Photograph of Executive Committee of the
Pennsylvania Anti-Slavery Society, 1851
Back Row: Mary Crew, Edward M. Davis, Haworth Wetherald,
Abigail Kimber, Miller McKim,Sarah Pugh.
Seated: Oliver Johnson, Margaret Jones Burleigh,
Benjamin C. Bacon, Robert Purvis, Lucretia Mott, James Mott
The book I dawdled my time away on was Valiant Friend: The Life of Lucretia Mott by Margaret Hope Bacon. Bacon also wrote Mothers of Feminism, The Story of Quaker Women in America and the book reflects her knowledge of Quaker life and the early women's movement.
I'm also reading Mott's letters in Selected Letters of Lucretia Coffin Mott, edited by Beverly Wilson Palmer. Read the biography before tackling the letters.
See a preview of her letters with a reference to her and her mother differing on whether the quilt in progress needed a border or not.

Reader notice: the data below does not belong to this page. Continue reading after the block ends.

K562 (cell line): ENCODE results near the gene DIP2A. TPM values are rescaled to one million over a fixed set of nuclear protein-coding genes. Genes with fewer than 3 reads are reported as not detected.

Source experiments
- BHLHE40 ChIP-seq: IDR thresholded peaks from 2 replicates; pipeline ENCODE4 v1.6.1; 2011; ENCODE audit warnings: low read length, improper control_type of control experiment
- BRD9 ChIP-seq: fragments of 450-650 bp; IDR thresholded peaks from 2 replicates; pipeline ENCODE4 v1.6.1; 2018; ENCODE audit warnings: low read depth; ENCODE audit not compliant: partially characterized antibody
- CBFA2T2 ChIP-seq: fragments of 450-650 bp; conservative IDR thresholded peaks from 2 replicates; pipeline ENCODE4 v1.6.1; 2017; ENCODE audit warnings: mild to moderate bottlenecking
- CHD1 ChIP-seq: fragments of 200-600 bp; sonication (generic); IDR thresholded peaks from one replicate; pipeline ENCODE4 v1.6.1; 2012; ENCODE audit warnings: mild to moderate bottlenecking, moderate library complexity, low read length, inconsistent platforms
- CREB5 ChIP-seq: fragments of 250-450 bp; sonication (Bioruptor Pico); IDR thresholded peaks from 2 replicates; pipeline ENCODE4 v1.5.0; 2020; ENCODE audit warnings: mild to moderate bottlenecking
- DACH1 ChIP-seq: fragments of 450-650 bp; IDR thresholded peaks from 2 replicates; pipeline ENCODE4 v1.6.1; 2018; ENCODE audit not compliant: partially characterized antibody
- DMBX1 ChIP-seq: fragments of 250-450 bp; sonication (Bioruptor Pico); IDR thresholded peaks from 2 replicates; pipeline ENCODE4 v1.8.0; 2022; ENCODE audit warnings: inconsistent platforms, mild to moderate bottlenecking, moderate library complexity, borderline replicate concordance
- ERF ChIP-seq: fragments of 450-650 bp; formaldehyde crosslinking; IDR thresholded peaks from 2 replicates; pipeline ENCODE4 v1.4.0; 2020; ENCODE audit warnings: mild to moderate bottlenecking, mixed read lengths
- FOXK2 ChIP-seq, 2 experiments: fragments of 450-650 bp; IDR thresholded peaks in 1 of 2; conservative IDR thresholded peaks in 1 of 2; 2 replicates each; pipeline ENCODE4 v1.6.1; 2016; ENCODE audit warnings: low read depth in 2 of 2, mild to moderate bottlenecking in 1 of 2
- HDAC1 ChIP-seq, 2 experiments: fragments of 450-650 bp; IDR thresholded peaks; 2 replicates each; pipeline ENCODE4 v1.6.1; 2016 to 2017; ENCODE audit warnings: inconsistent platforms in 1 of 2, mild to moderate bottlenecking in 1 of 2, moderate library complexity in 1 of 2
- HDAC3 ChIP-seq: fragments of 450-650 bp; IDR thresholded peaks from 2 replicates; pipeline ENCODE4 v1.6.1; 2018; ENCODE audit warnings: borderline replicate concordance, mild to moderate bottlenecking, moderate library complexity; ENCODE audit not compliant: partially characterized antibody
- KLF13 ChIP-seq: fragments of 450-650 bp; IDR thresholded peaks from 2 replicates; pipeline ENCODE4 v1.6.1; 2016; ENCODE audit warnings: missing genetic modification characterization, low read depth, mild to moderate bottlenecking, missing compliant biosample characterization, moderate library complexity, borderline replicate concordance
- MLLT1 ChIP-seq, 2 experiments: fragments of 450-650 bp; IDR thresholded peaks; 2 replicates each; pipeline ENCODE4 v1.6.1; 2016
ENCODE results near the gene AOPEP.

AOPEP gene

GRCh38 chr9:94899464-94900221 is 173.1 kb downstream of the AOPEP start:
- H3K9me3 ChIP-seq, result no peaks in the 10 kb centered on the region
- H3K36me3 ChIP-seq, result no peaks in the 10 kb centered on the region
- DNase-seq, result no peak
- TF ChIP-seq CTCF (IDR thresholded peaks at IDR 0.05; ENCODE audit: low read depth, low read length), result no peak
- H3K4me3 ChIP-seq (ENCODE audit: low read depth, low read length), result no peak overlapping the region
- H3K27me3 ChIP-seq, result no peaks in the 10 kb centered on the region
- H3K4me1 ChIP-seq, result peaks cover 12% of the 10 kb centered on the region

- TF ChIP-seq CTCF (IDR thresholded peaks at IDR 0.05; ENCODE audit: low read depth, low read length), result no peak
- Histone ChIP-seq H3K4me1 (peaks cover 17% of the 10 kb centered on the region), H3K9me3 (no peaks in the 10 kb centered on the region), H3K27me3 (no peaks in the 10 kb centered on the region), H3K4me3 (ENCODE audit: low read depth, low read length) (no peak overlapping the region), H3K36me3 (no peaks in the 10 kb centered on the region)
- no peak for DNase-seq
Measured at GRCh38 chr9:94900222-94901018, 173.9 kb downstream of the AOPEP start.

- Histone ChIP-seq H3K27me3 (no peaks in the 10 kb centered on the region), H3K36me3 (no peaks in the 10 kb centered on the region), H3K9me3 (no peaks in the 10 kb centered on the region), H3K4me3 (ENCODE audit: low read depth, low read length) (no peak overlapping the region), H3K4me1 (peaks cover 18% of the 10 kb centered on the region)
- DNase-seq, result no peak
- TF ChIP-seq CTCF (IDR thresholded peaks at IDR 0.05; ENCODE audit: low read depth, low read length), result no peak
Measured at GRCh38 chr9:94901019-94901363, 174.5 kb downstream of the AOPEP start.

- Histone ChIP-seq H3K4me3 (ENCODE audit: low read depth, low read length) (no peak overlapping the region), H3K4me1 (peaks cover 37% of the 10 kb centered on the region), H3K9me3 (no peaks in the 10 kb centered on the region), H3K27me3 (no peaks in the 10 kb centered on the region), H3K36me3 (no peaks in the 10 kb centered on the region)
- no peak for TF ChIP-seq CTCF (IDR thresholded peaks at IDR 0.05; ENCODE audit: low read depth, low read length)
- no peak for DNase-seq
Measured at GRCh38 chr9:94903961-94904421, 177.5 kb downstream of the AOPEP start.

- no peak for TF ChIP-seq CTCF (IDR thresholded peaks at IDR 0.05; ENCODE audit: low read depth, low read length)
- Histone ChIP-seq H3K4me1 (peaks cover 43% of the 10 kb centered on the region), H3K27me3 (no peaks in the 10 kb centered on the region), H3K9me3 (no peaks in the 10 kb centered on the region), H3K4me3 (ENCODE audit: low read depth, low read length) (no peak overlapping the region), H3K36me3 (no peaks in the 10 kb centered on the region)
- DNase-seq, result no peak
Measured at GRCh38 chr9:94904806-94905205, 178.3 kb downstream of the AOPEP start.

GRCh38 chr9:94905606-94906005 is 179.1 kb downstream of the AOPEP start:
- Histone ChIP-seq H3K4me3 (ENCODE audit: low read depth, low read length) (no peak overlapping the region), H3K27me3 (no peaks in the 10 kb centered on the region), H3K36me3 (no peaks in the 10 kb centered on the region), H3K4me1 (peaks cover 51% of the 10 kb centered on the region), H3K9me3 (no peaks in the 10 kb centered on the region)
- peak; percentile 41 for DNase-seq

Detail from Sarah Wistar's quilt
made by women who worked at the House of Industry
in the 1840s.
Read about two other House of Industry quilts at the excellent history blog Quaker Quilt History:
Patricia T. Herr," Quaker Quilts and Their Makers," in Jeannette Lasansky, Pieced by Mother, Symposium Papers (Lewisburg, PA: The Oral Traditions Project of the Union County Historical Society, 1988), 13.
Anna Vaughn Kett. "Without Consumers of Slave Produce. There Would Be No Slaves. Quaker Women, Antislavery Activism, and Free-Labor Cotton Dress in the 1850s." Quakers and Abolition, edited by Brycchan Carey, Geoffrey Plank.
Anna Vaughn Kett. Quaker women, the Free Produce Movement and British anti-slavery campaigns : the Free Labour Cotton Depot in Street. Dissertation.
Ruth Ketring Nuermberger, The Free Produce Movement: A Quaker Protest Against Slavery (Durham, NC: 1942). Available on line.
Emma Jones Lapsansky, & Anne A. Verplanck. Quaker Aesthetics: Reflections on a Quaker Ethic in American Design.....